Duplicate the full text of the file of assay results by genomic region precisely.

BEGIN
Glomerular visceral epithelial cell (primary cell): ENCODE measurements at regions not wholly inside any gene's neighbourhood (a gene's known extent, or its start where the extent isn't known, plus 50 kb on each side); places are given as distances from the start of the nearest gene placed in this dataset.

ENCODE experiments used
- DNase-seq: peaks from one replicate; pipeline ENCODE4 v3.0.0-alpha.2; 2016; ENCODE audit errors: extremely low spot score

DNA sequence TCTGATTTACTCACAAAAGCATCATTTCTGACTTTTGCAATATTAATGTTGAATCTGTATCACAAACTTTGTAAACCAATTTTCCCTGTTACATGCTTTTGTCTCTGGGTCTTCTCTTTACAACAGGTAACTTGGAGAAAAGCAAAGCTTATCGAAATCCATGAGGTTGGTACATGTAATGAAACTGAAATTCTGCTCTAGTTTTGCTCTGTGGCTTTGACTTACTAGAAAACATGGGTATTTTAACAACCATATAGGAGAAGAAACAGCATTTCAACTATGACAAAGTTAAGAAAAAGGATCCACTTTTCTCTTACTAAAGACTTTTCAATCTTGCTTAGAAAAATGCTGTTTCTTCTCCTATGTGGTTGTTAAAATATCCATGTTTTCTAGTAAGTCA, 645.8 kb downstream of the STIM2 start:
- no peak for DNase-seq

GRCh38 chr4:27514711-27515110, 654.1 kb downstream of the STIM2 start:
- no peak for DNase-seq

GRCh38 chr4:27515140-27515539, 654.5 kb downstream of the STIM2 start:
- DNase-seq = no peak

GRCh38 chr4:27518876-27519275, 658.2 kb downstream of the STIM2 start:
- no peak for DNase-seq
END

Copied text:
Glomerular visceral epithelial cell (primary cell): ENCODE measurements at regions not wholly inside any gene's neighbourhood (a gene's known extent, or its start where the extent isn't known, plus 50 kb on each side); places are given as distances from the start of the nearest gene placed in this dataset.

ENCODE experiments used
- DNase-seq: peaks from one replicate; pipeline ENCODE4 v3.0.0-alpha.2; 2016; ENCODE audit errors: extremely low spot score

DNA sequence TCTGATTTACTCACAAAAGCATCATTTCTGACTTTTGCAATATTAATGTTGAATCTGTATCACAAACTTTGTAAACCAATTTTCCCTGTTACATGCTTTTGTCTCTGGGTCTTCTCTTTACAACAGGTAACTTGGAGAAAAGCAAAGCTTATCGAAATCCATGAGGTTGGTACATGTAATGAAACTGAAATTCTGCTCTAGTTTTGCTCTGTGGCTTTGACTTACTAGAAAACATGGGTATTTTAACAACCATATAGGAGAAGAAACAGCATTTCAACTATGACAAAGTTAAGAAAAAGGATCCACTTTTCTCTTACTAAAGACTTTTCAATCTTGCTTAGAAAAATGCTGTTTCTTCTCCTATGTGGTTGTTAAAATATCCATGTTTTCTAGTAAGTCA, 645.8 kb downstream of the STIM2 start:
- no peak for DNase-seq

GRCh38 chr4:27514711-27515110, 654.1 kb downstream of the STIM2 start:
- no peak for DNase-seq

GRCh38 chr4:27515140-27515539, 654.5 kb downstream of the STIM2 start:
- DNase-seq = no peak

GRCh38 chr4:27518876-27519275, 658.2 kb downstream of the STIM2 start:
- no peak for DNase-seq